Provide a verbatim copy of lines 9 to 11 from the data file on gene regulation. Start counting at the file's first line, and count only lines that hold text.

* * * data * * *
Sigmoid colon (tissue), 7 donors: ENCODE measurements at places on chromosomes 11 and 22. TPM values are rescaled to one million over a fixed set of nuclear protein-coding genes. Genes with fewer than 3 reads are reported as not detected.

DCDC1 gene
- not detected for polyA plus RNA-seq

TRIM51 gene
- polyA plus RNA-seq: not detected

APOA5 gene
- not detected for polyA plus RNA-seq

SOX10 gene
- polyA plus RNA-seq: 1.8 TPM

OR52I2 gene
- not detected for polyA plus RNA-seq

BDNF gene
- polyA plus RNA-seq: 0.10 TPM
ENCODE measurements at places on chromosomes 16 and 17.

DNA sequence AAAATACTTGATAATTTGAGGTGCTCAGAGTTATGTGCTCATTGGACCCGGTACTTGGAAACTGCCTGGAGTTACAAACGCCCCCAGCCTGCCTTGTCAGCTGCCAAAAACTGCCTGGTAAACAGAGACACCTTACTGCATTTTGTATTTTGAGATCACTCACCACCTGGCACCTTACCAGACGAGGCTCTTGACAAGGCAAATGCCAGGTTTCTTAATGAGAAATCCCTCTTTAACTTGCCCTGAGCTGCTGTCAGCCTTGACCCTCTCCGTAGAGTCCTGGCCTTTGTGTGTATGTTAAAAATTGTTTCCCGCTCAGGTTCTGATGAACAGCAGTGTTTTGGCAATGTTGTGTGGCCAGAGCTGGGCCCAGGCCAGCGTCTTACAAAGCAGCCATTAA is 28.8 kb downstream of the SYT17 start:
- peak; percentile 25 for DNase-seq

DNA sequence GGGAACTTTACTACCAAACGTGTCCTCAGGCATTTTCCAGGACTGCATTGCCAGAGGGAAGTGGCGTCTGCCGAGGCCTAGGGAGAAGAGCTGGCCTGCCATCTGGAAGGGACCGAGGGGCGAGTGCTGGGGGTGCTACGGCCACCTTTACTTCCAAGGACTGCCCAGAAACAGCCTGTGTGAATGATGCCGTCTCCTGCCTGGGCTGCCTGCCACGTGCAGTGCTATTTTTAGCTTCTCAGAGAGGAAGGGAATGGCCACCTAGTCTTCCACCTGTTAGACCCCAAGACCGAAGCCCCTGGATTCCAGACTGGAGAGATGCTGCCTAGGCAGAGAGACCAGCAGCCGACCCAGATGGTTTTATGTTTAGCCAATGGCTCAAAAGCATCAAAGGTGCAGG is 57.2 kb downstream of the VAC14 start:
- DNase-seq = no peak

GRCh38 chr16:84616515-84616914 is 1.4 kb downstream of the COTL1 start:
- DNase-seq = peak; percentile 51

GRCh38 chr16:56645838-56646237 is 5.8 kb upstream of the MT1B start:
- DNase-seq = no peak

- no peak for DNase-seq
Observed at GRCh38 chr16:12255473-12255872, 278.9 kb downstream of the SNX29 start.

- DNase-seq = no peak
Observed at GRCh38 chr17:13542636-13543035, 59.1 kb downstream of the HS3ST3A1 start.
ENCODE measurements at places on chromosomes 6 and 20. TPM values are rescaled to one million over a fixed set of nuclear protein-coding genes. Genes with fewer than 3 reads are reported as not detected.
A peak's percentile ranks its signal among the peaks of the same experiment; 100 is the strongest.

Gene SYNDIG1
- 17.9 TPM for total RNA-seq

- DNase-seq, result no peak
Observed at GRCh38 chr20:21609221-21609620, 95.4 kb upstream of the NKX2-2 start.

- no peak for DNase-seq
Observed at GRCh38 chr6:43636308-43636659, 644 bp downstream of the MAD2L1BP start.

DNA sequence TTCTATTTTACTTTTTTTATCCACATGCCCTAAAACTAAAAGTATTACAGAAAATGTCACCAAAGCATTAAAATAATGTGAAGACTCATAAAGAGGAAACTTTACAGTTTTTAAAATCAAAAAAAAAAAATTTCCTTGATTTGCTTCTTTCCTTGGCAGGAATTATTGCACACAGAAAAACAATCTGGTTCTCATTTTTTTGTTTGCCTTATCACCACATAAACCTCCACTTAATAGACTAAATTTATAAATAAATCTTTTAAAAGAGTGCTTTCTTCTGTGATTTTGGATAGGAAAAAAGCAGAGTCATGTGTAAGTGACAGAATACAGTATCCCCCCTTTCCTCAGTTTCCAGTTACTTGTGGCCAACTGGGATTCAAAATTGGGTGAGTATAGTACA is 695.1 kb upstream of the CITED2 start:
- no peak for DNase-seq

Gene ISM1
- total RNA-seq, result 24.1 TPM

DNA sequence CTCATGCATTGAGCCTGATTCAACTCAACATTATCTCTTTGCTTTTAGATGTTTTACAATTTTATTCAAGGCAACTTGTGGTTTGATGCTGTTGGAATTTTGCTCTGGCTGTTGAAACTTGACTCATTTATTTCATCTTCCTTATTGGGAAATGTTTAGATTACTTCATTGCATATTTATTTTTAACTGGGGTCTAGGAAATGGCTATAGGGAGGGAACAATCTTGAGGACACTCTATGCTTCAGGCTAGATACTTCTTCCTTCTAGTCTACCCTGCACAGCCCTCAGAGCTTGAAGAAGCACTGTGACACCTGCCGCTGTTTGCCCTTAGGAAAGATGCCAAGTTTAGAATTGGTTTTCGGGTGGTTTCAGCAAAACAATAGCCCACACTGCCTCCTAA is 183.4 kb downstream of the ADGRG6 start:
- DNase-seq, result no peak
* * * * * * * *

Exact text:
- polyA plus RNA-seq: 1.8 TPM

OR52I2 gene
- not detected for polyA plus RNA-seq